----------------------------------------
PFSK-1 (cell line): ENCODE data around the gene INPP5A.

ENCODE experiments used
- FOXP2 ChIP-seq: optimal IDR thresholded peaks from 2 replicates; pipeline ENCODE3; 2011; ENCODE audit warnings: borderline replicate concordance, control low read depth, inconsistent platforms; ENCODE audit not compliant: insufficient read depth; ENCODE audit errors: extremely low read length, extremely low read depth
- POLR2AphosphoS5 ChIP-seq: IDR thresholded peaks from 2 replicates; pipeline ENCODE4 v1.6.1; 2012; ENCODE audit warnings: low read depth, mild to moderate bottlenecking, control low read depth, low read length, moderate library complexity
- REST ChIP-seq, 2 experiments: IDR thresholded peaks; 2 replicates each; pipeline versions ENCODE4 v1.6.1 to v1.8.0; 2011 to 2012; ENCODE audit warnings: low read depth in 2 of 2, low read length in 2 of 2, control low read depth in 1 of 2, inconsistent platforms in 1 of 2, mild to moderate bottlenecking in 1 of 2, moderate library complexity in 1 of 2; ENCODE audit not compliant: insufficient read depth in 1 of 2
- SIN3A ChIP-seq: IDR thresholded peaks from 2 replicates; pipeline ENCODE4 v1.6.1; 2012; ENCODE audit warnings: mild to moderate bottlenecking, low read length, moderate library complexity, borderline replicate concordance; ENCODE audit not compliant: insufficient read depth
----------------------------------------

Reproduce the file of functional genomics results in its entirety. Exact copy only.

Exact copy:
PFSK-1 (cell line): ENCODE data around the gene INPP5A.

ENCODE experiments used
- FOXP2 ChIP-seq: optimal IDR thresholded peaks from 2 replicates; pipeline ENCODE3; 2011; ENCODE audit warnings: borderline replicate concordance, control low read depth, inconsistent platforms; ENCODE audit not compliant: insufficient read depth; ENCODE audit errors: extremely low read length, extremely low read depth
- POLR2AphosphoS5 ChIP-seq: IDR thresholded peaks from 2 replicates; pipeline ENCODE4 v1.6.1; 2012; ENCODE audit warnings: low read depth, mild to moderate bottlenecking, control low read depth, low read length, moderate library complexity
- REST ChIP-seq, 2 experiments: IDR thresholded peaks; 2 replicates each; pipeline versions ENCODE4 v1.6.1 to v1.8.0; 2011 to 2012; ENCODE audit warnings: low read depth in 2 of 2, low read length in 2 of 2, control low read depth in 1 of 2, inconsistent platforms in 1 of 2, mild to moderate bottlenecking in 1 of 2, moderate library complexity in 1 of 2; ENCODE audit not compliant: insufficient read depth in 1 of 2
- SIN3A ChIP-seq: IDR thresholded peaks from 2 replicates; pipeline ENCODE4 v1.6.1; 2012; ENCODE audit warnings: mild to moderate bottlenecking, low read length, moderate library complexity, borderline replicate concordance; ENCODE audit not compliant: insufficient read depth